The first elections were held, and the new officers of the Board assumed their duties on July 1, 1984. President-elect- Louise Davy, Vice-President- Lee Michaels, Secretary- Donna Waghorne, Treasurer- Mark Dane, Membership- Bill Jewett, Social- Holly Nylander, Public Relations- Wini Lord, and Newsletter- Lynne Stinson. One of the first decisions of the Board was to change the dues to $15 a single person and $25 a couple. Hosts/hostesses were reinstituted at happy hours. Minutes of the Executive Board meetings were organized and kept in a binder for reference and printed in the newsletter. The activities included a weekend stay at Ed Spadafora’s chalet in NH, ice skating at the Boston Skating club, oldies concert at Club Casino in Hampton Beach, NH, a house party at Barbara Lampkin’s in Arlington, a beach party at Singing beach in Manchester, and happy hours.

The August, 1984, newsletter included an interest survey on the outside page and a membership application on the inside page. The names of the Executive Board were listed along with the height requirement, but the purpose and mottos were dropped. Volleyball started the month and continued with a Livingston Taylor concert, polo watching at Myopia Hunt Club, a house party at Dorothy Drennen’s in Salem, a “Burn-up the Mortgage” party at Holly Nylander’s in Needham, a bike ride along the Charles with Mark McKay, and music and happy hours.

In September, 1984, a telephone-network committee was initiated to call members and seek volunteers. Mark McKay was recruited to screen prospective members and provide general information. Events this month included horse back riding with Bill Mason in Andover, folk dancing with Holly Nylander in Chestnut Hill, playing volleyball on the Esplanade with Mark McKay, attending a play in Gloucester with Gerard Kiler (producer and club member), feasting at a cook-out with Morris Ferrari in Rockland, planning a surprise event at a member’s open night and traveling to NJ to party with the Moonrakers for a “Fall Fling.”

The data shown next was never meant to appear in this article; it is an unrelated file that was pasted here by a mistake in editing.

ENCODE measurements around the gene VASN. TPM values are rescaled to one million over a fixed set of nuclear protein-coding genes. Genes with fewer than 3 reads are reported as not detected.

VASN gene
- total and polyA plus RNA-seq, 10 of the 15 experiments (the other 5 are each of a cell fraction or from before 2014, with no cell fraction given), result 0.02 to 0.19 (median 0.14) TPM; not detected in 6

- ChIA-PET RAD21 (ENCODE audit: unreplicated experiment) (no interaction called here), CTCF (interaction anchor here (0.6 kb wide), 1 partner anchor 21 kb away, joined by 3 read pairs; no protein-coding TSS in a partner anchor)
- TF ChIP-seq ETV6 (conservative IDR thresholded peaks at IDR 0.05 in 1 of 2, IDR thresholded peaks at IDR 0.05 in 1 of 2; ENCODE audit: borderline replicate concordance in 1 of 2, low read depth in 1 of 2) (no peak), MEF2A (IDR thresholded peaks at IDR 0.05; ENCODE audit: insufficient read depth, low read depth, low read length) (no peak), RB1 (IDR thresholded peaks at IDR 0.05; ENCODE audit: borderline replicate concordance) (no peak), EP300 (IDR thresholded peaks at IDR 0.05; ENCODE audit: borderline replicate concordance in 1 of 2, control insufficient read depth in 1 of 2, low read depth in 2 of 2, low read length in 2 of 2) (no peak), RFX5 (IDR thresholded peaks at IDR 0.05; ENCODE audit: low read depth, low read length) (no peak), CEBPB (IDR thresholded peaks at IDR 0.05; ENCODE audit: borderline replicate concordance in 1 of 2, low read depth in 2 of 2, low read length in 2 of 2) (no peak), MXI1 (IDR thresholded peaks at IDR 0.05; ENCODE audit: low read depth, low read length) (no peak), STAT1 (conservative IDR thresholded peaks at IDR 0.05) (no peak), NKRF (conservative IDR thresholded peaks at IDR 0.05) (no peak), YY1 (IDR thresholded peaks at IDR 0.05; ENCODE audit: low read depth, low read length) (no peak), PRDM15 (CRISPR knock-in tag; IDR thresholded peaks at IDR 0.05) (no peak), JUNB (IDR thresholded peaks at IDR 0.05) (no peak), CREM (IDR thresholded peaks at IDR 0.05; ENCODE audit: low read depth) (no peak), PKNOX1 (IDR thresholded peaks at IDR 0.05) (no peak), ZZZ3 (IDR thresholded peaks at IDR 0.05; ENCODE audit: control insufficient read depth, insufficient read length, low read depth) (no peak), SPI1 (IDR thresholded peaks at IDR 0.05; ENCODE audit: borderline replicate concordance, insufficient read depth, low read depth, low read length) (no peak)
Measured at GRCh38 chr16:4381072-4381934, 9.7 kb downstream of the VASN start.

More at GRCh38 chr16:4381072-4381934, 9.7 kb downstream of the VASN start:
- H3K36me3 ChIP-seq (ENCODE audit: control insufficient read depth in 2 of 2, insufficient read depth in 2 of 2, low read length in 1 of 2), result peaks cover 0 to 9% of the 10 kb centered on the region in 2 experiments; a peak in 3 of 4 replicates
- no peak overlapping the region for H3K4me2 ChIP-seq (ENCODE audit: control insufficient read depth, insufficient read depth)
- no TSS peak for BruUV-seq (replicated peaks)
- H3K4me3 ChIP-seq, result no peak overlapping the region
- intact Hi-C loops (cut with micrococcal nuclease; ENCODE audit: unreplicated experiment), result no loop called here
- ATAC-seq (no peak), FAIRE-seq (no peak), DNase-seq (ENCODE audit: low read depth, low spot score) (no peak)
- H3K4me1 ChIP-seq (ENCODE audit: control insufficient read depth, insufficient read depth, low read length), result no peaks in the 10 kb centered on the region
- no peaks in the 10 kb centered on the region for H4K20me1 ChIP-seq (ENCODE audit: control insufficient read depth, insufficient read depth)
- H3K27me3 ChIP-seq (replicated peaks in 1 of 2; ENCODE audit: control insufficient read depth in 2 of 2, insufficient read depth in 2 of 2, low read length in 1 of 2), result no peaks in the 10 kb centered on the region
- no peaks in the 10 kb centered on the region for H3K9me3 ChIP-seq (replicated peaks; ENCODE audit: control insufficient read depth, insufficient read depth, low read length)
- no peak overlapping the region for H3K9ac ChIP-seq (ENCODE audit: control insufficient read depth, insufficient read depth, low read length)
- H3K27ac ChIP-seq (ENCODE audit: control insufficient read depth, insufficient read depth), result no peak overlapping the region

October, 1984, offered the 125 members choices such as hiking Mt. Monadnock with Bill Mason, canoeing the Concord with Jeff Trubisz, lunching with Linda Pansire in Natick, and partying at Nancy White’s in Beverly and dressing for Halloween at Barbara Lampkin’s in Arlington. The Board voted to continue the present height requirement for future membership in TCI. Business cards were printed for current members to hand out to other tall people for recruitment. Also a call for volunteers over 5’8” was made to get tall members involved in respiratory research at Children’s Hospital.

November, 1984, was ushered in with a lot publicity including Susan McCarthy and Lynne Stinson being interviewed on Dick Syatt’s Hot Line, and Louise Davy and Morris Ferrari being interviewed on Channel Four’s People are Talking. The theme for the dance, “New Fall Faces,” brought new faces from as far away as NJ, Baltimore, and Long Island and was celebrated at Heritage Hall in Lexington, costing $3 for members and $5 non-members. The DJ was hired at $200 and the hall $250. The door was staffed on an hourly basis by two BBTC members who welcomed the 185 tall people who danced the night away. Brunch at the Sheraton Dunfey in Lexington, a day trip to Plimoth Plantation, and Holly Nylander’s “Mid-Life Crisis Party” rounded out the month. The Board voted to send two renewal notices, one in the mail and one in the newsletter, to encourage people to renew.

December, 1984, brought Christmas parties at Louise Davy’s in Lincoln and Julianne Flosman’s in Andover, a concert, and a games night at Diane Mathieson’s in Lincoln. The New Year’s Eve party at Lynne Stinson's in Lexington ushered in 1985. Business and personal ads were published in the newsletter, of which 350 were being mailed each month. Barbara Lampkin took over as Publicity chair.

1985 >>